• 4.6 Magnetochromic nanomaterials
  • 4.6.1 Magnetochromic applications
  • 4.7 Conclusions
  • References
  • 5 Electronic applications of oxide nanostructures
  • 5.1 How attractive is "nano" to oxide electronics?
  • 5.1.1 Introduction: status of oxide electronics in 2018
  • 5.1.2 Challenges for the next generation of flexible and transparent electronic systems: a brief review of alternative tech...
  • 5.1.3 Oxide nanostructures come to the rescue
  • 5.2 Transistors based on individual oxide nanowires
  • 5.2.1 Overview on device structures and device physics
  • 5.2.2 Initial works with back-gated ZnO and SnO2 nanowire FETs
  • 5.2.3 Oxide nanowire surface passivation
  • 5.2.4 Contact resistance
  • 5.2.5 Doping and multicomponent oxide nanowires
  • 5.2.6 P-type oxide nanostructures
  • 5.2.7 Alternative dielectrics and transistor structures
  • 5.3 Transistors based on networks of oxide nanostructures
  • 5.3.1 Introduction: the need for networks
  • 5.3.2 Routes to obtain random and aligned networks: transfer and direct growth methods
  • 5.3.3 Transistors using random networks of oxide nanostructures
  • 5.3.4 Transistors using aligned networks or arrays of oxide nanostructures
  • 5.4 Integration of transistors with oxide nanostructures into circuits
  • References
  • 6 Oxide materials for energy applications
  • 6.1 Background
  • 6.2 Energy-related applications
  • 6.3 Conclusions
  • References
  • 7 Oxide nanoparticle hybrid materials and applications
  • 7.1 Hybrid oxide nanostructures for batteries
  • 7.2 Polymer and composite hybrid electrolytes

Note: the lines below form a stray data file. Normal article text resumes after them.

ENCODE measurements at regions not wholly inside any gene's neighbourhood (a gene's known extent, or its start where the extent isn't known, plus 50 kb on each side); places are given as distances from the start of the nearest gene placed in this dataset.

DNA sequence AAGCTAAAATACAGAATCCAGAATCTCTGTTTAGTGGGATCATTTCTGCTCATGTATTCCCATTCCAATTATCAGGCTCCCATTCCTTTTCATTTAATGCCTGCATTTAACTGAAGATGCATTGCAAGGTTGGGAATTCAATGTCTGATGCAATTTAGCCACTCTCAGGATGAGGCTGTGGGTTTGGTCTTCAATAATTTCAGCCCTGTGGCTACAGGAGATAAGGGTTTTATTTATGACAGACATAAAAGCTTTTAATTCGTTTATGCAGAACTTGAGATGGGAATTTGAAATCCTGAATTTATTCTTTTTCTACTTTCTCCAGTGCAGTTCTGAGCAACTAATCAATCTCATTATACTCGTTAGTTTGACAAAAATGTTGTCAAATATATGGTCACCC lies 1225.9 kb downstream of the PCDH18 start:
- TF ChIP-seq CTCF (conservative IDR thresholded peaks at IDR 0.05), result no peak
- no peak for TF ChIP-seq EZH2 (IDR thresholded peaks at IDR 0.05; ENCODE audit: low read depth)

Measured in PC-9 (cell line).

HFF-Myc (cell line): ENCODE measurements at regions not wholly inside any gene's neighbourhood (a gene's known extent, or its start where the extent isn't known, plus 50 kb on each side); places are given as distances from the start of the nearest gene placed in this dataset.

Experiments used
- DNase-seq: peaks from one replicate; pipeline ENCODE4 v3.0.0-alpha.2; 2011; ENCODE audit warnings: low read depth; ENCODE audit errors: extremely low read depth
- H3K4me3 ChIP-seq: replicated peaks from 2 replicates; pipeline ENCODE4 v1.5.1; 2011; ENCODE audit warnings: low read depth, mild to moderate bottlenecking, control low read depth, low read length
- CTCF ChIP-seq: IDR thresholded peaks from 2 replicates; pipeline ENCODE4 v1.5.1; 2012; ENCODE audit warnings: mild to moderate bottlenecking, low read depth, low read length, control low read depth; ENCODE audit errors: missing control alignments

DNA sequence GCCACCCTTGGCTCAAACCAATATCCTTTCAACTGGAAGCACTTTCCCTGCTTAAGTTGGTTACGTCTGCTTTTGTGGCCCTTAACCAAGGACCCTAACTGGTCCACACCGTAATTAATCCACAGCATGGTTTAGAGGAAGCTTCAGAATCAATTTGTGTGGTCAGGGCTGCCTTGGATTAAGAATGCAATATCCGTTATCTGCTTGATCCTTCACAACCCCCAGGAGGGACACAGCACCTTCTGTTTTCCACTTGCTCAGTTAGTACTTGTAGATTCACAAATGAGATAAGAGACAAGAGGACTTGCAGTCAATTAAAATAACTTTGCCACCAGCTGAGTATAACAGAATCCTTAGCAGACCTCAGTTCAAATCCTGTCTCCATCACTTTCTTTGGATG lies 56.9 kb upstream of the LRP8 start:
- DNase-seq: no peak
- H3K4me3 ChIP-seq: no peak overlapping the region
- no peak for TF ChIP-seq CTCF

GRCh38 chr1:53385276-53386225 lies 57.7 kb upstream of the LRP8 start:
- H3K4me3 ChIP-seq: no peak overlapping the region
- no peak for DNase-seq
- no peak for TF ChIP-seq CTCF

• 7.3 Hybrid thermoelectric materials
  • 7.4 Piezoelectric hybrid composites
  • 7.5 Oxide nanoparticle hybrids in (opto)electronics
  • 7.5.1 Transparent conductors
  • 7.5.2 Hybrids in sensing devices
  • 7.5.3 Hybrids in printed electronics
  • References
  • 8 Conclusions and future perspectives
  • 8.1 Exploitation of nanomaterials and nanotechnologies
  • 8.2 Metal oxides: processing, properties evaluation and applications
  • 8.2.1 The design of nanostructures
  • 8.2.2 Oxide nanostructure synthesis and deposition
  • 8.2.3 Device level
  • 8.2.4 Integration
  • 8.3 Materials for energy
  • 8.4 Hybrid structures
  • 8.5 Exploiting paper for electronics
  • 8.6 Conclusions
  • References
  • Index
  • Back Cover

Dateiformat: PDF
Kopierschutz: Adobe-DRM (Digital Rights Management)

Systemvoraussetzungen:

Computer (Windows; MacOS X; Linux): Installieren Sie bereits vor dem Download die kostenlose Software Adobe Digital Editions (siehe E-Book Hilfe).

Tablet/Smartphone (Android; iOS): Installieren Sie bereits vor dem Download die kostenlose App Adobe Digital Editions (siehe E-Book Hilfe).

E-Book-Reader: Bookeen, Kobo, Pocketbook, Sony, Tolino u.v.a.m. (nicht Kindle)

Das Dateiformat PDF zeigt auf jeder Hardware eine Buchseite stets identisch an. Daher ist eine PDF auch für ein komplexes Layout geeignet, wie es bei Lehr- und Fachbüchern verwendet wird (Bilder, Tabellen, Spalten, Fußnoten). Bei kleinen Displays von E-Readern oder Smartphones sind PDF leider eher nervig, weil zu viel Scrollen notwendig ist. Mit Adobe-DRM wird hier ein "harter" Kopierschutz verwendet. Wenn die notwendigen Voraussetzungen nicht vorliegen, können Sie das E-Book leider nicht öffnen. Daher müssen Sie bereits vor dem Download Ihre Lese-Hardware vorbereiten.

Bitte beachten Sie bei der Verwendung der Lese-Software Adobe Digital Editions: wir empfehlen Ihnen unbedingt nach Installation der Lese-Software diese mit Ihrer persönlichen Adobe-ID zu autorisieren!

Weitere Informationen finden Sie in unserer E-Book Hilfe.


Download (sofort verfügbar)

220,15 €
inkl. 19% MwSt.
Download / Einzel-Lizenz
PDF mit Adobe DRM
siehe Systemvoraussetzungen
E-Book bestellen